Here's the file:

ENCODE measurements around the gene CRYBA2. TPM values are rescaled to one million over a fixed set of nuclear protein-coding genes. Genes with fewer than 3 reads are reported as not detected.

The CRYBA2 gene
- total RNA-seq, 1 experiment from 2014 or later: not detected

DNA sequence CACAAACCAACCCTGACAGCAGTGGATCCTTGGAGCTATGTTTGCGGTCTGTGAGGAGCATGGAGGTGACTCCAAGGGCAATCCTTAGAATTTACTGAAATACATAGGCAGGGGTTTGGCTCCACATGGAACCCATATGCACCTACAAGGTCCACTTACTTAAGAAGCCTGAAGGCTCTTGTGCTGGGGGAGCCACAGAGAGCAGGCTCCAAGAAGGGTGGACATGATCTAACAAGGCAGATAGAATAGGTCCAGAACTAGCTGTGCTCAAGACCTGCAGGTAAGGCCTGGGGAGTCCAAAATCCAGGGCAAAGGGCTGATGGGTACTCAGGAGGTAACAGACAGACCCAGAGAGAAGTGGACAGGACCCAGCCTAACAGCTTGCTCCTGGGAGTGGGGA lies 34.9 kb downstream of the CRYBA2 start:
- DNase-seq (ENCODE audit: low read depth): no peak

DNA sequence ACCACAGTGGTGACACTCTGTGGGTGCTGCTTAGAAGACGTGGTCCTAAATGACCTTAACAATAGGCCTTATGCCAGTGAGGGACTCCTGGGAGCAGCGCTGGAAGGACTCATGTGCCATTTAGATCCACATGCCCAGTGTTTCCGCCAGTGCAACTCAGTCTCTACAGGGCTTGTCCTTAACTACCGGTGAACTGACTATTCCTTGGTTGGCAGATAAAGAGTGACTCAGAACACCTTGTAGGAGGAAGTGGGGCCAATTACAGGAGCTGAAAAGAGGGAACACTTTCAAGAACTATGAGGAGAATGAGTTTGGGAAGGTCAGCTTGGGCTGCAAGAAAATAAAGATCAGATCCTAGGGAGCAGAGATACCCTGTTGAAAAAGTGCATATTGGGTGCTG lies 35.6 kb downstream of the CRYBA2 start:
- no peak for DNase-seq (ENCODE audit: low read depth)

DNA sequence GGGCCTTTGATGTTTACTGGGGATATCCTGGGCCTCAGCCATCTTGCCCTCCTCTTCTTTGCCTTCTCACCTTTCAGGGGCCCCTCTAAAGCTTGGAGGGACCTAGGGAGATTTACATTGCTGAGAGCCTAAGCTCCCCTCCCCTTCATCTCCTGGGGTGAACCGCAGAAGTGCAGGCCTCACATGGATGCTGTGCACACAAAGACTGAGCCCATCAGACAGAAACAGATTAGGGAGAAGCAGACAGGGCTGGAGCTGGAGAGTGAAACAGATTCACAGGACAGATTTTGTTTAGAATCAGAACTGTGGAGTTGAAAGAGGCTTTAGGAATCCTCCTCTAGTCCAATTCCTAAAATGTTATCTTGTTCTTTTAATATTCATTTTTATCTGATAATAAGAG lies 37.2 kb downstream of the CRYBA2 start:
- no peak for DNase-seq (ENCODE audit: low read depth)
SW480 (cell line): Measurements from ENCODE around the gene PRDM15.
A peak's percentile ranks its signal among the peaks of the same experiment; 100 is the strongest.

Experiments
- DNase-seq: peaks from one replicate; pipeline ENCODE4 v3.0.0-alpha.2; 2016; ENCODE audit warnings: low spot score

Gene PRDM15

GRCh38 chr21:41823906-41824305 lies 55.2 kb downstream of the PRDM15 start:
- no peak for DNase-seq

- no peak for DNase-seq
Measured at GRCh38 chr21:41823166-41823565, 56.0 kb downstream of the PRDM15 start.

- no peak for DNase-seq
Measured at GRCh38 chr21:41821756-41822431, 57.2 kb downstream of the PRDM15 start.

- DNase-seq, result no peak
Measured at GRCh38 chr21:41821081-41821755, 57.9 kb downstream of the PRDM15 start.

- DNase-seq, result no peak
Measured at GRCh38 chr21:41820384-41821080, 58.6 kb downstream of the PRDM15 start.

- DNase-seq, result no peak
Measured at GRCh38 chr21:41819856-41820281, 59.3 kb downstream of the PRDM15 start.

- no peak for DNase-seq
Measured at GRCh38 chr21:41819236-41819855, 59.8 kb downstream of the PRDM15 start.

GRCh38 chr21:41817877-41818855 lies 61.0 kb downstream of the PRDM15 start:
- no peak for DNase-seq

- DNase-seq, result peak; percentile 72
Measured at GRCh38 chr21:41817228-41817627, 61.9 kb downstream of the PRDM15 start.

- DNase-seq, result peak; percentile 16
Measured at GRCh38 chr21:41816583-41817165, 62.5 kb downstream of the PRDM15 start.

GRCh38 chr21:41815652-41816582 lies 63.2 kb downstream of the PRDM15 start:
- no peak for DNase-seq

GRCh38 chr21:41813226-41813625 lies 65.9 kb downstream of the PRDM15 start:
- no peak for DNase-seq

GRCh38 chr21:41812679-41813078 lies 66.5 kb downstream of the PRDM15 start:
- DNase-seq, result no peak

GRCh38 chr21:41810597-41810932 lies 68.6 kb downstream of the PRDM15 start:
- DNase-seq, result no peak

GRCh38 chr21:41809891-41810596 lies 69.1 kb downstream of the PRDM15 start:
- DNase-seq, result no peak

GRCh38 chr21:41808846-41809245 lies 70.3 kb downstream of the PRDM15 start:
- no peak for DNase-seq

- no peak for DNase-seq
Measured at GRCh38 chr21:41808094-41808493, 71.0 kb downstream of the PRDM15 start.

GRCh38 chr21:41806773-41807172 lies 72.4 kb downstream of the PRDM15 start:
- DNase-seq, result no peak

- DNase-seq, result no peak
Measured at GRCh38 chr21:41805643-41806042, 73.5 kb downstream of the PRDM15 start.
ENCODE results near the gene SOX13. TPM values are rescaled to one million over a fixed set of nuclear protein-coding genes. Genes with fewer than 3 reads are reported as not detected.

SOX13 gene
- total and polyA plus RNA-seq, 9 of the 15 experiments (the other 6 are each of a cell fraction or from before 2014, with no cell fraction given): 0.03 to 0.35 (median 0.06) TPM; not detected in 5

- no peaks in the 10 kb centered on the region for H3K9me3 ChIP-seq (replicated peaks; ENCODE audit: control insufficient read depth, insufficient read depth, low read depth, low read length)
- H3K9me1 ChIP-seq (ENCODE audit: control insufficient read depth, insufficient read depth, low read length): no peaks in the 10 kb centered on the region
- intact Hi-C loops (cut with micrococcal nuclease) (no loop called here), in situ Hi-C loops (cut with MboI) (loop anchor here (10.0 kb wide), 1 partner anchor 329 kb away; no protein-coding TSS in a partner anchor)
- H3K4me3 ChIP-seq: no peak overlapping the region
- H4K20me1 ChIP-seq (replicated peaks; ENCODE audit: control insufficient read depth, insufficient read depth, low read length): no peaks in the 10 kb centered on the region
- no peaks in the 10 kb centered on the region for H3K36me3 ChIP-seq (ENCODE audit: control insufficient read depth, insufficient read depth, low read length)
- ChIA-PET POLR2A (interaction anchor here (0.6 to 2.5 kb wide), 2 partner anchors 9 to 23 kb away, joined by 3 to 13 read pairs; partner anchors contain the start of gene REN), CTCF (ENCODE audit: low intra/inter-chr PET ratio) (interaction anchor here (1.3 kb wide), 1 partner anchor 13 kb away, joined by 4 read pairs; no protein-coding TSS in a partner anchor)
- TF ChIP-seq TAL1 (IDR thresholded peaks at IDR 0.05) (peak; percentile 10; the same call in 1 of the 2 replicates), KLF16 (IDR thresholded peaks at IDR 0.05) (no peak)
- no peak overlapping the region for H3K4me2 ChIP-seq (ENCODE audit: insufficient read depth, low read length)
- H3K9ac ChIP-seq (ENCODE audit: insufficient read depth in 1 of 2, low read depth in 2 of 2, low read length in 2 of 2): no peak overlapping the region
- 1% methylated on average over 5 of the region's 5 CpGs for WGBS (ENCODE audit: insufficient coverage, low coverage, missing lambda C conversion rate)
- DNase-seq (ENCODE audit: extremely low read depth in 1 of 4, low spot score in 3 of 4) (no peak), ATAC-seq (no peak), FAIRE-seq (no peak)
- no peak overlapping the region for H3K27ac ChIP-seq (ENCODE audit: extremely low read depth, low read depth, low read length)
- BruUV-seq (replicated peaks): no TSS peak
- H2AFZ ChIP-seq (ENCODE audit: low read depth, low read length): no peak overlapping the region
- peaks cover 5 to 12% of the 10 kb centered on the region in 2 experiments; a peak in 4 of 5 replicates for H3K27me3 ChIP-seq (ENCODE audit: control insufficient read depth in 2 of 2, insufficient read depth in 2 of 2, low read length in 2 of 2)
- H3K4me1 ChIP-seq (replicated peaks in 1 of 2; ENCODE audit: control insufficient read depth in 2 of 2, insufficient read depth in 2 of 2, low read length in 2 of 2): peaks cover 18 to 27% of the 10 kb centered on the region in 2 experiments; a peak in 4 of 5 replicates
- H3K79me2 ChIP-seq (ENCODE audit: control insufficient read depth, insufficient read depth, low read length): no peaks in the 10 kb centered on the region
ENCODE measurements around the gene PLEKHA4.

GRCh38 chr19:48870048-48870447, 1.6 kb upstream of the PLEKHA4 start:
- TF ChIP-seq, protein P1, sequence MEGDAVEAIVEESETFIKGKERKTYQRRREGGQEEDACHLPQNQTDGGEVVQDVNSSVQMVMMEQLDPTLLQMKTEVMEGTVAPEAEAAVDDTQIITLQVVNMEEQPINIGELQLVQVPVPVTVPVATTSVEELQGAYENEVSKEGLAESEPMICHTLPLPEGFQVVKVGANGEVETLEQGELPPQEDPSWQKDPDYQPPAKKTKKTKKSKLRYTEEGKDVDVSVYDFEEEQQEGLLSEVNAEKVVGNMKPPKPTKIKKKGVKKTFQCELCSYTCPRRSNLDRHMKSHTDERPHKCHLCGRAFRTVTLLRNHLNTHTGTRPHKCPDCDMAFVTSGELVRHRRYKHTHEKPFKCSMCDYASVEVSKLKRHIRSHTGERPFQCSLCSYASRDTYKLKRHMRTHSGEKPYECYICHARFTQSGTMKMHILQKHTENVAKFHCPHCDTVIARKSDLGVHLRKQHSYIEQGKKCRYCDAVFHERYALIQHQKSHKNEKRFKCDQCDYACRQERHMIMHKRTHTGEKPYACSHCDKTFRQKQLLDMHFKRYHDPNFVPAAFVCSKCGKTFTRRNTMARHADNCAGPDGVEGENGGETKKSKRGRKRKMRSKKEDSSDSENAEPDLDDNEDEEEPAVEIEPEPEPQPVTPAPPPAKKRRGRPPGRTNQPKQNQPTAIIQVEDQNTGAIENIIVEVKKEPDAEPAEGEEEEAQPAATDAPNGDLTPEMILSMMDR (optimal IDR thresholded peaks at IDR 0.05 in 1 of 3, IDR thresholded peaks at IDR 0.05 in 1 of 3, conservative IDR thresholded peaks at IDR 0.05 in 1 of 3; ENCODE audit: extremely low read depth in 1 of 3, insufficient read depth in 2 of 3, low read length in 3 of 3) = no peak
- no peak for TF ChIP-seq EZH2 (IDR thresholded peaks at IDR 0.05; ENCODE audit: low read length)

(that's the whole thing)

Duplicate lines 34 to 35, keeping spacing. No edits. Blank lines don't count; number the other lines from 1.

Measured at GRCh38 chr21:41816583-41817165, 62.5 kb downstream of the PRDM15 start.

GRCh38 chr21:41815652-41816582 lies 63.2 kb downstream of the PRDM15 start: